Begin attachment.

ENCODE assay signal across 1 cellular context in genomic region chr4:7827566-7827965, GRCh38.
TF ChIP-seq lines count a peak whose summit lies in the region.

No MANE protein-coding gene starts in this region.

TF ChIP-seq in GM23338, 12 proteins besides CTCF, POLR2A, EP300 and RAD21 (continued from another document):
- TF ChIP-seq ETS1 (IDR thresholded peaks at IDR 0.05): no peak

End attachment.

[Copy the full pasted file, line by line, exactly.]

ENCODE assay signal across 1 cellular context in genomic region chr4:7827566-7827965, GRCh38.
TF ChIP-seq lines count a peak whose summit lies in the region.

No MANE protein-coding gene starts in this region.

TF ChIP-seq in GM23338, 12 proteins besides CTCF, POLR2A, EP300 and RAD21 (continued from another document):
- TF ChIP-seq ETS1 (IDR thresholded peaks at IDR 0.05): no peak